US State Department Spokesman Nicholas Burns (“STATE DEPT. NOON BRIEFING, JULY 9, 1997,” USIA Transcript, 7/09/97) replied to a question regarding the recent incident in which Japan seized ROK fishing vessels in a dispute over the stipulating territorial waters between the two countries. Burns stated, “I would just note that Japan and the Republic of Korea are both major and important allies of the United States. We do not wish to take sides in this disagreement. We urge and hope that both will resolve these differences peacefully.” Asked if the US intended to help mediate a compromise, Burns said, “I am not aware that we have been asked to do so, and a successful ingredient of any mediation is that you need to be asked by both sides. I am not aware that we have. These are both responsible governments who we believe should be able to work this problem out amicable.

6. PRC Missile Deployment

The Associated Press (“CHINA UPGRADES SHORT-RANGE MISSILE SYSTEMS,” Washington, 7/10/97) reported that a classified report by the US Defense Department’s National Air Intelligence Center says that the PRC is installing new mobile, intermediate-range missile systems intended to target Russia, India, Taiwan, Japan and other parts of East Asia. The CSS-5 Mod 1, a mobile, solid-fuel missile with a range of 1,333 miles, is replacing the liquid-fuel CSS-2, with a range of 1,922 miles, in some deployment areas. Solid-fuel missiles can be launched more quickly, and most modern missiles use that kind of propellant. The PRC has about 40 CSS-2 refire-capable launchers at six field garrisons and launch complexes, and is converting many of those launchers to handle the new CSS-5 launchers and missiles, according to the report. The Air Force believes the number of CSS-2 sites probably will drop because the United States no longer operates bases in the Philippines and because China’s M-9 short-range missiles deployed along the eastern coast can be used to attack Taiwan instead, the Center’s report said.

7. US Statements on Cambodia Coup

US State Department Spokesman Nicholas Burns (“STATE DEPT. NOON BRIEFING, JULY 10, 1997,” USIA Transcript, 7/10/97) stated that the US has decided to suspend all aid to Cambodia for the next 30 days to conduct an extensive review of the aid programs and limit any renewed aid to programs supporting humanitarian, people-to-people support. Burns said it would be unlikely that the US would cut its support for demining programs in Cambodia. Burns said the suspension of aid signals to Second Prime Minister Hun Sen the US displeasure at his having ousted First Prime Minister Prince Norodom Ranariddh, breaking the coalition government, and rupturing the 1991 peace accords. Ranariddh meets with Acting Secretary of State Thomas Pickering on July 11. US Ambassador to Cambodia Kenneth Quinn so far has not been successful in arranging a meeting with Hun Sen, Burns said. Burns added that the US is very pleased with the decision by the current members of the Association of South East Asian Nations (ASEAN) countries to postpone consideration of Cambodia for membership in ASEAN. The decision signals to Hun Sen that “it’s not going to be business as usual between the international community and the current government of Cambodia,” Burns said. Burns said that the US also supports ASEAN’s decision to send the foreign ministers of Indonesia, Philippines and Malaysia to consult with King Sihanouk, who is currently in Beijing. The King, according to Burns, has “an important role to play in this conflict.”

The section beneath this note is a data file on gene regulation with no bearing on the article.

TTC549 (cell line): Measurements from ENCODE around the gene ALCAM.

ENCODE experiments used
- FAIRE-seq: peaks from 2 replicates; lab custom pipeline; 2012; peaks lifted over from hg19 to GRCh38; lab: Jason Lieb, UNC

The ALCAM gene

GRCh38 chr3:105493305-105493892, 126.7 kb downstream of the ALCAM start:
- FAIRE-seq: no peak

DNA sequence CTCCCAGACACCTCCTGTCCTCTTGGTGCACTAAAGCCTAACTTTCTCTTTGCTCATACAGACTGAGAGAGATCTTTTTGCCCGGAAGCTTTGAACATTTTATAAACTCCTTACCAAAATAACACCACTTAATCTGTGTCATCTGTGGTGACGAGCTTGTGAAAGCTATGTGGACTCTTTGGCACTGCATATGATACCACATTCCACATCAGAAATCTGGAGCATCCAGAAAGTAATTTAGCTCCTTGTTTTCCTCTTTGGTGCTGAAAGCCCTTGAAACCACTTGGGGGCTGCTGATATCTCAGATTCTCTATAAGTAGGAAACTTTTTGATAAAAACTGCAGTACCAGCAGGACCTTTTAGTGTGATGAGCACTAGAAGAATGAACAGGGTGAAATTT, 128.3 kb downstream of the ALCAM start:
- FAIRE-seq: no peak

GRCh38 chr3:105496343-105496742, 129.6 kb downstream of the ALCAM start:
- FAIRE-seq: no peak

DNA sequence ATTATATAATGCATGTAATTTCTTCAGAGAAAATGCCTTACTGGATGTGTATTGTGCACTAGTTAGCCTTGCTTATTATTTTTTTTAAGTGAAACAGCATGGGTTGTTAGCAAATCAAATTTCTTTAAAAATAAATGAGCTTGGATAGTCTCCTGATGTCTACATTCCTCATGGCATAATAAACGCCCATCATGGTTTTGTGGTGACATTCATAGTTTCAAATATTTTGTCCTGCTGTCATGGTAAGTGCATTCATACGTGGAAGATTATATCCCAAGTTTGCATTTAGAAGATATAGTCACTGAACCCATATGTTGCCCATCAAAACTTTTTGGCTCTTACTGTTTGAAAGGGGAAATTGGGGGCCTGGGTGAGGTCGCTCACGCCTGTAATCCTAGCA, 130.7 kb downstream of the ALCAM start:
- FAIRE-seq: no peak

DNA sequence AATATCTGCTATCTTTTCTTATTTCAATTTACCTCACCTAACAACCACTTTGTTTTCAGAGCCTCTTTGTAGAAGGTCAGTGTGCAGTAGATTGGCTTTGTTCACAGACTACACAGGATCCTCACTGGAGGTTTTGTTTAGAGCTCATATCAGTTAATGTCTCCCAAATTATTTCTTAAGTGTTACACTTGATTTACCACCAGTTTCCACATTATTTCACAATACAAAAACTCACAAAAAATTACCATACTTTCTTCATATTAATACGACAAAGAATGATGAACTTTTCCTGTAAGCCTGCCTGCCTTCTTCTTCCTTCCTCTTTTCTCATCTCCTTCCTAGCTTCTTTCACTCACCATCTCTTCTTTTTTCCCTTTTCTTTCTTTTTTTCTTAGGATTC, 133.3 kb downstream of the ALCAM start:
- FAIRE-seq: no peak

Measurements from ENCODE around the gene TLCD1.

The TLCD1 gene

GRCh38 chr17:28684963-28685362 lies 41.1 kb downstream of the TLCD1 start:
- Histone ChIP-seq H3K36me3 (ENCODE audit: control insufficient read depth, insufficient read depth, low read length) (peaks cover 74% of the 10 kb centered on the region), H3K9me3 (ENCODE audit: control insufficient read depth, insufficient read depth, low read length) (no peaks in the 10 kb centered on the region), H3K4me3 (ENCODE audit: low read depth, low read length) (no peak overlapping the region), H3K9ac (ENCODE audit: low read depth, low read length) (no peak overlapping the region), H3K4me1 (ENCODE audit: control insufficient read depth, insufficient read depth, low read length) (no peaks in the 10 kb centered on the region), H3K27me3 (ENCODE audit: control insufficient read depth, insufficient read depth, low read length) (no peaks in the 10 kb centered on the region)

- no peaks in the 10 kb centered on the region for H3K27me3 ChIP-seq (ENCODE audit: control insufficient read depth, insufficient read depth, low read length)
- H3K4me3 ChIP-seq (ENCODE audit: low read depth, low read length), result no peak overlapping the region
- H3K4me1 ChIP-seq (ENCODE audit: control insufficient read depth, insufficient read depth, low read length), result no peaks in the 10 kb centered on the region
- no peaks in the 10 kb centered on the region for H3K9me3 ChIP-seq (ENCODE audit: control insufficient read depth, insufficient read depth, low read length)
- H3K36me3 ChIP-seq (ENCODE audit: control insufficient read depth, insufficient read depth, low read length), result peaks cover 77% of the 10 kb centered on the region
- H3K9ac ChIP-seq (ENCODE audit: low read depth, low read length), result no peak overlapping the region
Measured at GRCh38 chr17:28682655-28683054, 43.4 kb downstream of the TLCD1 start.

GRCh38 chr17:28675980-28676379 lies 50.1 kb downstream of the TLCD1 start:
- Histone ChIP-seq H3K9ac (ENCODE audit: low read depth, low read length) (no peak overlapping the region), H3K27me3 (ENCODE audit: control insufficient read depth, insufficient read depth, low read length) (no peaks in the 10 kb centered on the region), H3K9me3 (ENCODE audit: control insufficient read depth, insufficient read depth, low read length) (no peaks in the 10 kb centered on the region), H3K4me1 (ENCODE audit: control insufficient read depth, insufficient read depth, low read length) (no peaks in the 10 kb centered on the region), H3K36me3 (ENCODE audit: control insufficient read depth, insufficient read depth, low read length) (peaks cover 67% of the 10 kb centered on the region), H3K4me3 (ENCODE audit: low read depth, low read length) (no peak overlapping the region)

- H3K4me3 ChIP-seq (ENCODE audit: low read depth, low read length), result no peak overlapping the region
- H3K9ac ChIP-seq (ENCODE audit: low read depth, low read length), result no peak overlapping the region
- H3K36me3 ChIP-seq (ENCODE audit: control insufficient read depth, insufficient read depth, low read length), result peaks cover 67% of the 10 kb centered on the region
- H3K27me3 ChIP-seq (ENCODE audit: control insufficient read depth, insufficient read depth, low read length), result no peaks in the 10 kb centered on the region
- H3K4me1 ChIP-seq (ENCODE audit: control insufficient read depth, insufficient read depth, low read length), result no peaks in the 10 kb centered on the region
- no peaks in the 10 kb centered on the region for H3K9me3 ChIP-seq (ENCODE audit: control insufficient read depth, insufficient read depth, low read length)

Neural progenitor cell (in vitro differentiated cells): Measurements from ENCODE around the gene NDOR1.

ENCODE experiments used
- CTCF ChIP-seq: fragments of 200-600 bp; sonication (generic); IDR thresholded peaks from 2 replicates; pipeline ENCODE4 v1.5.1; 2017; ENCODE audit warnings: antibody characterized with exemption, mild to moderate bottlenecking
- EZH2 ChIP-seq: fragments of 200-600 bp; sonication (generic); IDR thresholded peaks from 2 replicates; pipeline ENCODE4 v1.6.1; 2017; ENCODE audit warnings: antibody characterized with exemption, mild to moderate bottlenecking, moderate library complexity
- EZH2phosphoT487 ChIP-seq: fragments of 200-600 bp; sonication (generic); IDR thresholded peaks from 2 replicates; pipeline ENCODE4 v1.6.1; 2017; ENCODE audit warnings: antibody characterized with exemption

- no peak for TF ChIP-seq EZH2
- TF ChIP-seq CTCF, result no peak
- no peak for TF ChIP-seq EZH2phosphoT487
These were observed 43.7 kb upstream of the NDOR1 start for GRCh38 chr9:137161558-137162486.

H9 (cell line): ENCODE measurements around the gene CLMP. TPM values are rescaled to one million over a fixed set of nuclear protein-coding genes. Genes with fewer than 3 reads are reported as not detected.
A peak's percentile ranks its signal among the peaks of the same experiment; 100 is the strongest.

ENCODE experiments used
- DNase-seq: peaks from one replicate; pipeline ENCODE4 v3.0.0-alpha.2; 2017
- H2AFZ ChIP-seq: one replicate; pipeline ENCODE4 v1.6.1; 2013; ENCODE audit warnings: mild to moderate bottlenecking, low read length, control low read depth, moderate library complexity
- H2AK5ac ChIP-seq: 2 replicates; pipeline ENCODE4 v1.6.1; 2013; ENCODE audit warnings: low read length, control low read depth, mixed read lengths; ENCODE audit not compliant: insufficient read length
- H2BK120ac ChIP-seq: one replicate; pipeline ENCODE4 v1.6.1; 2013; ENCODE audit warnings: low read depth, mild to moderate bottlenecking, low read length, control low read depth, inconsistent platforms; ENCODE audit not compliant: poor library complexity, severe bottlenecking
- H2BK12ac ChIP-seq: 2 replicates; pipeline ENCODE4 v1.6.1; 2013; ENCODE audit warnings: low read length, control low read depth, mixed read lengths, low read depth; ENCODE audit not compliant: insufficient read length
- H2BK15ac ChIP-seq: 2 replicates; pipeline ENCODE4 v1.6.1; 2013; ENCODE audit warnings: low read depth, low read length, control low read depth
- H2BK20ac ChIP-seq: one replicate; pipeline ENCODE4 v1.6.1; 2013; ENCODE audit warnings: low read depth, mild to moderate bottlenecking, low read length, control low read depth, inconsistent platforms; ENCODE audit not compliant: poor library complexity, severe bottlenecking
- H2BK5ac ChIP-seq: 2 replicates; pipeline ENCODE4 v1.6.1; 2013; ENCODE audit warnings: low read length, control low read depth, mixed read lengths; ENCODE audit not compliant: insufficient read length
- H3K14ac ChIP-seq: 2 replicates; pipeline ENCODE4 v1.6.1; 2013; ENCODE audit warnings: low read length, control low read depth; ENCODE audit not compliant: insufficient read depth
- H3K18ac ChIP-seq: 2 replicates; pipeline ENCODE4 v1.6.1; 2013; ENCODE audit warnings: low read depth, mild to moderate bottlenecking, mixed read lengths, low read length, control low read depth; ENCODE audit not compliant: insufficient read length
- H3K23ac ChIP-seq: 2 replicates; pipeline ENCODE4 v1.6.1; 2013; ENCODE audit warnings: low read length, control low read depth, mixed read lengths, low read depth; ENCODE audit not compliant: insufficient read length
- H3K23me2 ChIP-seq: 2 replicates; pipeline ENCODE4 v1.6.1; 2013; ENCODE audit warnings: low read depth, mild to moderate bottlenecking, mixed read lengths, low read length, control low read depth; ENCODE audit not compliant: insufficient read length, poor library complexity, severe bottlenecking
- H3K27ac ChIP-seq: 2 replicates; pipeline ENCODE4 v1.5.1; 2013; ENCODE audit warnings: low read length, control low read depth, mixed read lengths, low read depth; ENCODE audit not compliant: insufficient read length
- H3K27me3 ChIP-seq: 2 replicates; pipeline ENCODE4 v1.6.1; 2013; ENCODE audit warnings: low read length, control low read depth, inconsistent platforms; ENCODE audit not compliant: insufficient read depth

US State Department Spokesman Nicholas Burns (“STATE DEPT. NOON BRIEFING, JULY 9, 1997,” USIA Transcript, 7/09/97) stated that the US is ordering the departure of 41 nonessential US Embassy personnel and 28 dependents from the US Embassy in Phnom Penh. Twenty official US personnel will be left to man the embassy, he said. Burns said the US is encouraging private US citizens not to travel to Cambodia, and those that are there — an estimated 1,000 to 1,300 — are being encouraged to leave via commercial aircraft. Burns continued to decline to describe the government takeover by Second Prime Minister Hun Sen as a “coup.” But he did condemn the killing of Interior Minister Ho Sok, an opponent of Hun Sen, who had been in the custody of Hun Sen’s soldiers. US Ambassador to Cambodia Kenneth Quinn has warned Hun Sen and his political supporters that political murders “will not be tolerated or supported in any way by the international community,” Burns said. The US is calling for the international community to speak out against the political violence in Cambodia, Burns said, adding, “We are also watching now for actions by some of our friends in Southeast Asia.” Burns urged all the parties involved to “drop the swords and the guns and get back to the negotiating table. The Paris Peace Accords of 1991 are the only hope for Cambodia, a country with a tortured and tragic past.” All sides, Burns said, should commit themselves to the elections promised for 1998.